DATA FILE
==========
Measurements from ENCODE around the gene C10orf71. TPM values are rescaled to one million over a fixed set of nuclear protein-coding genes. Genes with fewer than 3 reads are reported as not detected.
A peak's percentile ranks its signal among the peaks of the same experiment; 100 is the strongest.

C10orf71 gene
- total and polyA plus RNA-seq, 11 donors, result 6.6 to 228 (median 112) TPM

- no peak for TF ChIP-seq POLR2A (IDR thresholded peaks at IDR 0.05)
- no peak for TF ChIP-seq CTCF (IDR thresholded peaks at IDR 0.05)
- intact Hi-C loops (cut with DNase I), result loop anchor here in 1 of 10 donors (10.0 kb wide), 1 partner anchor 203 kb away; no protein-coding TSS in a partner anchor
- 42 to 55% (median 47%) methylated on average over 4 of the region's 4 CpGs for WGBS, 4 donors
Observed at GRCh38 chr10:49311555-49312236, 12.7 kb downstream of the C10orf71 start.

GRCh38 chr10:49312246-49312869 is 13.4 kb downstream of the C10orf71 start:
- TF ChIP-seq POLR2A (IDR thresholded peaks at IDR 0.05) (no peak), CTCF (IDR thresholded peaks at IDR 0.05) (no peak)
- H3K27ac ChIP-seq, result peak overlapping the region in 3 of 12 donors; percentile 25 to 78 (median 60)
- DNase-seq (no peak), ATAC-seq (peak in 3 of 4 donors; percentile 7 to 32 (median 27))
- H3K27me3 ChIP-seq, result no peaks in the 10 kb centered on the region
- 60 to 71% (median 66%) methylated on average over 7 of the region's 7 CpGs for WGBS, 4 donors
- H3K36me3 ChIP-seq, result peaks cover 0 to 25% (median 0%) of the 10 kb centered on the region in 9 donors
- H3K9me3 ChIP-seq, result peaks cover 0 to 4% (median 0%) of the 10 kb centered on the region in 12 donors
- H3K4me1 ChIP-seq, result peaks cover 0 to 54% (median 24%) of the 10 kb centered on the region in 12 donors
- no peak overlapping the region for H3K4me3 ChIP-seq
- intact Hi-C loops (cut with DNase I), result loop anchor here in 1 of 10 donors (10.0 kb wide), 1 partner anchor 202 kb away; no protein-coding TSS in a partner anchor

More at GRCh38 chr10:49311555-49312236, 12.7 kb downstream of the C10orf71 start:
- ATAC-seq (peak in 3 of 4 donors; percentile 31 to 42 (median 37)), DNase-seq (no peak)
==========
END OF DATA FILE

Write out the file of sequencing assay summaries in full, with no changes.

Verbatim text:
Measurements from ENCODE around the gene C10orf71. TPM values are rescaled to one million over a fixed set of nuclear protein-coding genes. Genes with fewer than 3 reads are reported as not detected.
A peak's percentile ranks its signal among the peaks of the same experiment; 100 is the strongest.

C10orf71 gene
- total and polyA plus RNA-seq, 11 donors, result 6.6 to 228 (median 112) TPM

- no peak for TF ChIP-seq POLR2A (IDR thresholded peaks at IDR 0.05)
- no peak for TF ChIP-seq CTCF (IDR thresholded peaks at IDR 0.05)
- intact Hi-C loops (cut with DNase I), result loop anchor here in 1 of 10 donors (10.0 kb wide), 1 partner anchor 203 kb away; no protein-coding TSS in a partner anchor
- 42 to 55% (median 47%) methylated on average over 4 of the region's 4 CpGs for WGBS, 4 donors
Observed at GRCh38 chr10:49311555-49312236, 12.7 kb downstream of the C10orf71 start.

GRCh38 chr10:49312246-49312869 is 13.4 kb downstream of the C10orf71 start:
- TF ChIP-seq POLR2A (IDR thresholded peaks at IDR 0.05) (no peak), CTCF (IDR thresholded peaks at IDR 0.05) (no peak)
- H3K27ac ChIP-seq, result peak overlapping the region in 3 of 12 donors; percentile 25 to 78 (median 60)
- DNase-seq (no peak), ATAC-seq (peak in 3 of 4 donors; percentile 7 to 32 (median 27))
- H3K27me3 ChIP-seq, result no peaks in the 10 kb centered on the region
- 60 to 71% (median 66%) methylated on average over 7 of the region's 7 CpGs for WGBS, 4 donors
- H3K36me3 ChIP-seq, result peaks cover 0 to 25% (median 0%) of the 10 kb centered on the region in 9 donors
- H3K9me3 ChIP-seq, result peaks cover 0 to 4% (median 0%) of the 10 kb centered on the region in 12 donors
- H3K4me1 ChIP-seq, result peaks cover 0 to 54% (median 24%) of the 10 kb centered on the region in 12 donors
- no peak overlapping the region for H3K4me3 ChIP-seq
- intact Hi-C loops (cut with DNase I), result loop anchor here in 1 of 10 donors (10.0 kb wide), 1 partner anchor 202 kb away; no protein-coding TSS in a partner anchor

More at GRCh38 chr10:49311555-49312236, 12.7 kb downstream of the C10orf71 start:
- ATAC-seq (peak in 3 of 4 donors; percentile 31 to 42 (median 37)), DNase-seq (no peak)